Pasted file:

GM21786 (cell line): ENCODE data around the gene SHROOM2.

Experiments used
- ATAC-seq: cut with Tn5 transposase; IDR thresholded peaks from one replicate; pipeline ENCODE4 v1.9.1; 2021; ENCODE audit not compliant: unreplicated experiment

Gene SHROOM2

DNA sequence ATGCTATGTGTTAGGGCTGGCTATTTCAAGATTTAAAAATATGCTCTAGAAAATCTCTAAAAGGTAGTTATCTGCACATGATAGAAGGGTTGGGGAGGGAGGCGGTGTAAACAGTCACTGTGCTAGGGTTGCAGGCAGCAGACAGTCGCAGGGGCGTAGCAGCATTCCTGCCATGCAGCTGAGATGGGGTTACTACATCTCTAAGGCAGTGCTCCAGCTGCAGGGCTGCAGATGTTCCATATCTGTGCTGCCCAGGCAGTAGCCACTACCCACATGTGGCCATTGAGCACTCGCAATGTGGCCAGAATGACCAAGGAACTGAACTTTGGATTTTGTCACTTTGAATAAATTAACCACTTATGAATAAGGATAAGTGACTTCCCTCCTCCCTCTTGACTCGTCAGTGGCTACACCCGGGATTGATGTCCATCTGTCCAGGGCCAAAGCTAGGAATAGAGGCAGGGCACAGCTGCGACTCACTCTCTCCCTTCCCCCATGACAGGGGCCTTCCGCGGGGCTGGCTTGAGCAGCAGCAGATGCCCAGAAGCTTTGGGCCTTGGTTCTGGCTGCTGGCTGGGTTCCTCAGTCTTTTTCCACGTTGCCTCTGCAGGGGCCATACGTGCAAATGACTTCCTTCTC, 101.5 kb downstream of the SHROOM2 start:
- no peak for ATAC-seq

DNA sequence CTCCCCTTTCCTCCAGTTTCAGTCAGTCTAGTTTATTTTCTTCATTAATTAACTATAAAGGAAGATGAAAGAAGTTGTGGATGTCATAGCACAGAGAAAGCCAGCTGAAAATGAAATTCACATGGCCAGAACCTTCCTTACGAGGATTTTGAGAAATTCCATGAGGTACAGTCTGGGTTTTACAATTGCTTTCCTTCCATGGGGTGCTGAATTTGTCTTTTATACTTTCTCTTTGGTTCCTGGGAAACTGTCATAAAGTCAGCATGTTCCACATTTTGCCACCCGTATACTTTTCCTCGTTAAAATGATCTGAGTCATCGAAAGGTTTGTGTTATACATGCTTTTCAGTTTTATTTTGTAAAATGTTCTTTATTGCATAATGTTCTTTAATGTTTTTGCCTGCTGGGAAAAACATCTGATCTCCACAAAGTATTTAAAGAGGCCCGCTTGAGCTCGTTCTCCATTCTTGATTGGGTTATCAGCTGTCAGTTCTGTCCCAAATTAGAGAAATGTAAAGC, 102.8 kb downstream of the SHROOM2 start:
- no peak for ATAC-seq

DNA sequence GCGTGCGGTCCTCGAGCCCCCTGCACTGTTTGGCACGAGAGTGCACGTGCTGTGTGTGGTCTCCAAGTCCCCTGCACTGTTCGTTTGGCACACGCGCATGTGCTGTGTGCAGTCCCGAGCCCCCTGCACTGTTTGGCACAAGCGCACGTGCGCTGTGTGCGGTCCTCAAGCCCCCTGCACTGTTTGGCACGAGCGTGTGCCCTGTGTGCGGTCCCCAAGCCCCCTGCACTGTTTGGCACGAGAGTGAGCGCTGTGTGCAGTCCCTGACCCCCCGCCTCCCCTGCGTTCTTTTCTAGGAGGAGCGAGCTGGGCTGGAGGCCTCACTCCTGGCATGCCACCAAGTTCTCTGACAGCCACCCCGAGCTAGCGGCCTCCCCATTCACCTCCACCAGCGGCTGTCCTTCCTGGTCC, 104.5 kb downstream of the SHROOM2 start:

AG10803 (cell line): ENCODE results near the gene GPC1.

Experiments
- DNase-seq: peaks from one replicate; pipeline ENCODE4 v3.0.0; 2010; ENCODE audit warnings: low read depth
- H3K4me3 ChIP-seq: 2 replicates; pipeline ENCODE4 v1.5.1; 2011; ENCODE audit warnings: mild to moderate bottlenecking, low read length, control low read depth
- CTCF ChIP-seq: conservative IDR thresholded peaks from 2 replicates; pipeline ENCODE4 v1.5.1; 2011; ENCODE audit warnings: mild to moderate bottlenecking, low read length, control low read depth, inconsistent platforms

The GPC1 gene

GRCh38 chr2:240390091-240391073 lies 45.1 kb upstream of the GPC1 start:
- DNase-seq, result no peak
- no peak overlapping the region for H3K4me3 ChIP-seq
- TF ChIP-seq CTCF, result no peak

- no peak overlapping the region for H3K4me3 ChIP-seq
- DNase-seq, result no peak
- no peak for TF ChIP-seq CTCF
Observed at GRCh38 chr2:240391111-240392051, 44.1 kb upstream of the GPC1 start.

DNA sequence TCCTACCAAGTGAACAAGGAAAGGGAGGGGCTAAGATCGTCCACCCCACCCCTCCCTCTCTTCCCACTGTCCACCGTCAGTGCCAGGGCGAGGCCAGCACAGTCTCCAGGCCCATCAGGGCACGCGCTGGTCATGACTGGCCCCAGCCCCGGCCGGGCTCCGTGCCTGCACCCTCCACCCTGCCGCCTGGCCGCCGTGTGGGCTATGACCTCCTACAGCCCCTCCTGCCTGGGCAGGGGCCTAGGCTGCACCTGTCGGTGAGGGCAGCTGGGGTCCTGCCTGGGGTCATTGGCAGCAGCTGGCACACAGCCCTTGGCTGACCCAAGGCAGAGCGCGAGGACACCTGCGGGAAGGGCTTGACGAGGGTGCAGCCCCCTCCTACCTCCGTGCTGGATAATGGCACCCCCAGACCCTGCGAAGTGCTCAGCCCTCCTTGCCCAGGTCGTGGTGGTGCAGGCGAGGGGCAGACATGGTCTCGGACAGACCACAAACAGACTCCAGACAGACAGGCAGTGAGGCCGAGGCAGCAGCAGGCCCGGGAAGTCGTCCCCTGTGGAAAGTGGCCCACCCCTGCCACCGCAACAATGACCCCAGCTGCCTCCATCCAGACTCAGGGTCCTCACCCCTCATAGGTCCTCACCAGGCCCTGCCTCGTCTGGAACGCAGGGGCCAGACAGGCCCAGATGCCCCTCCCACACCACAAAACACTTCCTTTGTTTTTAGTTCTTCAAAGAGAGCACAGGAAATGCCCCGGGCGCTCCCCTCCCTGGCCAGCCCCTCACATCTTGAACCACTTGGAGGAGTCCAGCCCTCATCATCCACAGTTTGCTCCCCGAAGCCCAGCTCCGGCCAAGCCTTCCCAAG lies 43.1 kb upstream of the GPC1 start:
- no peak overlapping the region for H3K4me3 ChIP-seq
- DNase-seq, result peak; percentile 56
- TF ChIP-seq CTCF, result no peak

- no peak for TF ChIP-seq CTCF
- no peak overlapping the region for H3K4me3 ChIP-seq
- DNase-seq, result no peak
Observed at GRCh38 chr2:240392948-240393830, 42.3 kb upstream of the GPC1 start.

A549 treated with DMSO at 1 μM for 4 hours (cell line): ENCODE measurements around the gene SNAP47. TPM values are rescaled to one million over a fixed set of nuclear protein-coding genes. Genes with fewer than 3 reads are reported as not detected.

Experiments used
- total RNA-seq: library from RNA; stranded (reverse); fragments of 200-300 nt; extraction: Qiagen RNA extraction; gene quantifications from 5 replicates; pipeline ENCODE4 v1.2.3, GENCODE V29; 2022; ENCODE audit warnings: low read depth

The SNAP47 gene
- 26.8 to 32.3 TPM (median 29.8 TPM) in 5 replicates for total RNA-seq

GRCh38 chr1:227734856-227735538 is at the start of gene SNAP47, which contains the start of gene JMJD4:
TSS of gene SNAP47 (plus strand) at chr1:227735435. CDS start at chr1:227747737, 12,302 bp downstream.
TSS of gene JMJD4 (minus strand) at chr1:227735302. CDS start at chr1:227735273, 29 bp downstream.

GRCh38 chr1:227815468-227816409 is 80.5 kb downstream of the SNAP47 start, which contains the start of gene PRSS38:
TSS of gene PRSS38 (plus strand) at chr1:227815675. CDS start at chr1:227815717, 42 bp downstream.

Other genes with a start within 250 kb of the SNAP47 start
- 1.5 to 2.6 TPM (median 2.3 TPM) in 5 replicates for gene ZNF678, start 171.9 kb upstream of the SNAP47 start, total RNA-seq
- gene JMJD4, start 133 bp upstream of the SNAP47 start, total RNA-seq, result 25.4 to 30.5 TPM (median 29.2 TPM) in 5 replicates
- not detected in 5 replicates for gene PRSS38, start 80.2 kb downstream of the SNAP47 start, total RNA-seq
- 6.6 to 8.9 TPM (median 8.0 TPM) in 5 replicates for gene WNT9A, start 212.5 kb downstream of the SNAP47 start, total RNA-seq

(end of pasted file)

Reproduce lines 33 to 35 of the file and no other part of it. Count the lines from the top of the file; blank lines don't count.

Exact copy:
Experiments used
- total RNA-seq: library from RNA; stranded (reverse); fragments of 200-300 nt; extraction: Qiagen RNA extraction; gene quantifications from 5 replicates; pipeline ENCODE4 v1.2.3, GENCODE V29; 2022; ENCODE audit warnings: low read depth

The SNAP47 gene